Farmers protesting the centre’s agriculture laws will not return home till their demands are met, and will not be pressured into holding talks with the centre, Bharatiya Kisan Union (BKU) leader Rakesh Tikait said Saturday afternoon, after the farmers’ three-hour chakka jam (blocking) of state and national highways passed peacefully.
Addressing farmers gathered at Ghazipur on the Delhi-Uttar Pradesh border, Mr Tikait also said the protest would extend till October 2 and that the centre had till that date to repeal the laws, failing which the farmer groups agitating against the laws would plan further protests.
“We won’t return home unless our demands are met,” Mr Tikait, whose tearful appeal following the violence during the farmers’ Republic Day tractor rally has galvanised protesters, said.
“We have given time to the government till October 2 to repeal the laws. After this, we will do further planning. We won’t hold discussions with the government under pressure,” he added.
Farmers across several parts of the country – except in UP, Uttarakhand and Delhi – held their chakka jam today. Highways across the northern part of India, including the Eastern Peripheral Expressway around Delhi, were blocked in a peaceful protest.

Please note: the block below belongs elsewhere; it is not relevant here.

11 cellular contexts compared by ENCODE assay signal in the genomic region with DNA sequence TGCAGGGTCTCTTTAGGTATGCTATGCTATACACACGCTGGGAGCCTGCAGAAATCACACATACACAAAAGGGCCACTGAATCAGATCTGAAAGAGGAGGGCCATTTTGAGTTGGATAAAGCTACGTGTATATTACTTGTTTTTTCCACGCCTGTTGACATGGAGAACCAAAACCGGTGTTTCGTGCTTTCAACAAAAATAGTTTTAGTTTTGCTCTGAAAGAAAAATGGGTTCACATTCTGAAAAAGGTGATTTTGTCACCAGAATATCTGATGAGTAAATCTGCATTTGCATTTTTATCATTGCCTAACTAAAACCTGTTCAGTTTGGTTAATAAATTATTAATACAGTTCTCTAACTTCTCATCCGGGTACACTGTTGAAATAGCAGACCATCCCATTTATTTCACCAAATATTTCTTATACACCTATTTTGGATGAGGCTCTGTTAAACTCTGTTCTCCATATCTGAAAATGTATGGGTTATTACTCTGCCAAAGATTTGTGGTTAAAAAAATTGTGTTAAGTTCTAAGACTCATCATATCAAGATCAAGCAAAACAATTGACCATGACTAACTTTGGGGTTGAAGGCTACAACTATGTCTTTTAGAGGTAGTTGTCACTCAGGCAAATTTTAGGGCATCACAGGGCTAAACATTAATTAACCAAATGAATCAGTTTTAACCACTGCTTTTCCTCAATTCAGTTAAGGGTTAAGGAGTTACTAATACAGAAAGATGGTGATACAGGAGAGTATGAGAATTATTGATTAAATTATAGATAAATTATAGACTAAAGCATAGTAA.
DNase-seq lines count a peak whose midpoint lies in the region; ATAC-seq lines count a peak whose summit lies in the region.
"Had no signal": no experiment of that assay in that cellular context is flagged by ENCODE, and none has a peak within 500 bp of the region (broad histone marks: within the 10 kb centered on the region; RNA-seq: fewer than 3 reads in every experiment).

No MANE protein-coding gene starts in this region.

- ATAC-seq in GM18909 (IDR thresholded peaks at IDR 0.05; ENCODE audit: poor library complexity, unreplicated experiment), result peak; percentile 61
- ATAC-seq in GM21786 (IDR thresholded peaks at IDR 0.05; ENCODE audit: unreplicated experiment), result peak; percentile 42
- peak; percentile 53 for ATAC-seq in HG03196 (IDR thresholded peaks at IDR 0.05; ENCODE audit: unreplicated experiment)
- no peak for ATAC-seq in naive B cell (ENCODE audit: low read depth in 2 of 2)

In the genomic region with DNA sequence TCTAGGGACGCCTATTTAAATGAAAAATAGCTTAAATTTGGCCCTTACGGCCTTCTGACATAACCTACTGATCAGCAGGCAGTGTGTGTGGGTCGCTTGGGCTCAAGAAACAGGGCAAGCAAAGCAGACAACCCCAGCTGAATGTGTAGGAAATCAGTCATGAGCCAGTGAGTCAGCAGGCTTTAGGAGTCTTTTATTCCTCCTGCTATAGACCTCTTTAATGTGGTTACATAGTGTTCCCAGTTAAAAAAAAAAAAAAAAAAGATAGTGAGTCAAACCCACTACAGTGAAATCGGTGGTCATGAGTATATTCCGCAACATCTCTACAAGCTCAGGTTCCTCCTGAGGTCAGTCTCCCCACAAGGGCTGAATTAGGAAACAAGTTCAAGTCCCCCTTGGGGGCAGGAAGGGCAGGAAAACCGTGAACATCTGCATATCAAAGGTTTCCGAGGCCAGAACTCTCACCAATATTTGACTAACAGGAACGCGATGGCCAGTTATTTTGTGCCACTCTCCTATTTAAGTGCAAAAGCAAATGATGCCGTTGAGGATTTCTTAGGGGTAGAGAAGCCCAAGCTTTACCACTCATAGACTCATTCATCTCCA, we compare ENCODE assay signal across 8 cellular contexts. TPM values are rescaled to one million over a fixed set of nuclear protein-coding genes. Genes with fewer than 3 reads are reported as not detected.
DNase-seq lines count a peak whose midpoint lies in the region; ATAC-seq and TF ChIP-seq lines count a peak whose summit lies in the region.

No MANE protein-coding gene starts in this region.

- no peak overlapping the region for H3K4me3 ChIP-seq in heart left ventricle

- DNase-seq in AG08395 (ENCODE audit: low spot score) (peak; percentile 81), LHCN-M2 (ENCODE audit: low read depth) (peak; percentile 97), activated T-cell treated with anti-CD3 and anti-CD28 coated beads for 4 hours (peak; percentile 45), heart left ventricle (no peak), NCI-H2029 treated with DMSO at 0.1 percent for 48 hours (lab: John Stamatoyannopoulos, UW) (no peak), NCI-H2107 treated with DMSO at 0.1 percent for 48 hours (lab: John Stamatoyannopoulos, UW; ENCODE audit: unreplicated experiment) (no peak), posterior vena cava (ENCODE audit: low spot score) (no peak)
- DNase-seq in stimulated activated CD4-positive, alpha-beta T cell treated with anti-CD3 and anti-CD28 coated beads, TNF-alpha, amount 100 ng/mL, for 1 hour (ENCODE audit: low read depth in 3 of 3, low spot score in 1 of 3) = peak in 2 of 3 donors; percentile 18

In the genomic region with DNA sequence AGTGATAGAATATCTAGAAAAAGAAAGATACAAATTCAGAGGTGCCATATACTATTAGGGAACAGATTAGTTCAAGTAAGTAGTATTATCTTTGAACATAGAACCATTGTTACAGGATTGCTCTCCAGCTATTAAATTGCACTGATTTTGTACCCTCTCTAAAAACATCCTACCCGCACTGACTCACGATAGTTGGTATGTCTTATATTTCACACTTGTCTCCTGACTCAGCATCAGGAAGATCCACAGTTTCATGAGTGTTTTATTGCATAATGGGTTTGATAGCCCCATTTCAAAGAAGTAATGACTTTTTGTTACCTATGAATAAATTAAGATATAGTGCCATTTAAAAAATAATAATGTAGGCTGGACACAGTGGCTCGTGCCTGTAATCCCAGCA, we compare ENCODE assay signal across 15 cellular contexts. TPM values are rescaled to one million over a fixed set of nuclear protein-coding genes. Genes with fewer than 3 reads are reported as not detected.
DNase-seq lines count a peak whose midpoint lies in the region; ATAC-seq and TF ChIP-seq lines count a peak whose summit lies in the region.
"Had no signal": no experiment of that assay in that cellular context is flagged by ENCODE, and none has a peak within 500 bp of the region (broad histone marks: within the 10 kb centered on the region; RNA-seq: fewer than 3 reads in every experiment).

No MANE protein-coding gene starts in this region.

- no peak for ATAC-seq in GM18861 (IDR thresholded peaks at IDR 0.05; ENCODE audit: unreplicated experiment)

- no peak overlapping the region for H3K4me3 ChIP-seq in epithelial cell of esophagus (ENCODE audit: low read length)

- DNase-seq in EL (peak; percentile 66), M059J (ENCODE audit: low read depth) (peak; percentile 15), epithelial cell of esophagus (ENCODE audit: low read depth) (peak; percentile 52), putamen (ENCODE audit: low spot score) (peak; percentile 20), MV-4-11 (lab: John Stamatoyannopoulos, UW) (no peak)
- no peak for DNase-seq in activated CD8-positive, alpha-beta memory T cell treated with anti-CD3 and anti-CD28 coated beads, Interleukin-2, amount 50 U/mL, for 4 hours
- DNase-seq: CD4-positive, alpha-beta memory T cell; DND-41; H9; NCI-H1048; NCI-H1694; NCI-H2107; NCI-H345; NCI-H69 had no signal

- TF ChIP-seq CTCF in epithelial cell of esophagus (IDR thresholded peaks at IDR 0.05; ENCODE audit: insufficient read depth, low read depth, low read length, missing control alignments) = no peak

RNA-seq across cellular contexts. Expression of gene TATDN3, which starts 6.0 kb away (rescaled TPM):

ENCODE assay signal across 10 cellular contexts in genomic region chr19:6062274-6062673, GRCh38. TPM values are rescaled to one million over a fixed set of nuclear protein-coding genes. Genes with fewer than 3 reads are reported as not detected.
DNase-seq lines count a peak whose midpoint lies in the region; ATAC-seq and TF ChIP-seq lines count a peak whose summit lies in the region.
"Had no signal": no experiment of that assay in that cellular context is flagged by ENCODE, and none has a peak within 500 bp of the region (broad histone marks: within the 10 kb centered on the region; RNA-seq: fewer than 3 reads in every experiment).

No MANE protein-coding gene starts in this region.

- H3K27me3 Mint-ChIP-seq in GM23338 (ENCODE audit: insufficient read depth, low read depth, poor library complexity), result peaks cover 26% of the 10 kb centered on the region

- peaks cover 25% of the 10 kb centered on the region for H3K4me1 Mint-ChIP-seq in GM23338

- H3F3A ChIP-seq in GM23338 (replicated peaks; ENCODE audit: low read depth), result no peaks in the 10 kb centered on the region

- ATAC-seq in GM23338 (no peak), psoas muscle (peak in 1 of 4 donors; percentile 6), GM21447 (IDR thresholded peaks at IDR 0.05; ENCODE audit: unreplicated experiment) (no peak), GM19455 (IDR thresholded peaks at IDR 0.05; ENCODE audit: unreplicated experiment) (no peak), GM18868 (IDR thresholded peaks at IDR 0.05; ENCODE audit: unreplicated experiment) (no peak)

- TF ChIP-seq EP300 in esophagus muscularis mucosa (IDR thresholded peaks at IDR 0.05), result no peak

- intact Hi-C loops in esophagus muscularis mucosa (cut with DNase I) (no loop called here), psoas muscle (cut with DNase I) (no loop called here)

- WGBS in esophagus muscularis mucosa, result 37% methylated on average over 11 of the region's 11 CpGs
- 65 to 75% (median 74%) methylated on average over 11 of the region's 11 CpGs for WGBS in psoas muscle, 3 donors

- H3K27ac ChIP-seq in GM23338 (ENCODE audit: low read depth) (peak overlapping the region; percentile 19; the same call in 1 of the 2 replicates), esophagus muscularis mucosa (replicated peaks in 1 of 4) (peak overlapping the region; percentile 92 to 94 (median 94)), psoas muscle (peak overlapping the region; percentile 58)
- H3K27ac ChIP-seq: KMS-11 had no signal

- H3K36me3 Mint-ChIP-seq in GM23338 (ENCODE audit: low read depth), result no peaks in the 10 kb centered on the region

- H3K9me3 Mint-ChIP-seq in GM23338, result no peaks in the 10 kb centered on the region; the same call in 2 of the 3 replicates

Visuals showed farmers and their tractors camped across highways in large numbers. While the roads were blocked for regular commuters, videos also showed farmers quickly moving barricades aside and allowing ambulances and emergency vehicles past with minimum fuss.
BKU (Ekta Ugrahan) general secretary Sukhdev Singh Kokrikalan said they are holding road blockades at 33 places in 15 districts including Sangrur, Barnala and Bathinda in Punjab.
The farmers have rejected the Centre’s latest offer to keep the farm laws on hold for 18 months and continue negotiations. The government, on its part, has made it clear that will not withdraw the laws, which have been billed as its big ticket reforms in the sector that would improve the farmers’ income.
The protesting farmers have expressed apprehension that the laws would pave the way for the dismantling of the minimum support price system, leaving them at the mercy of big corporations.
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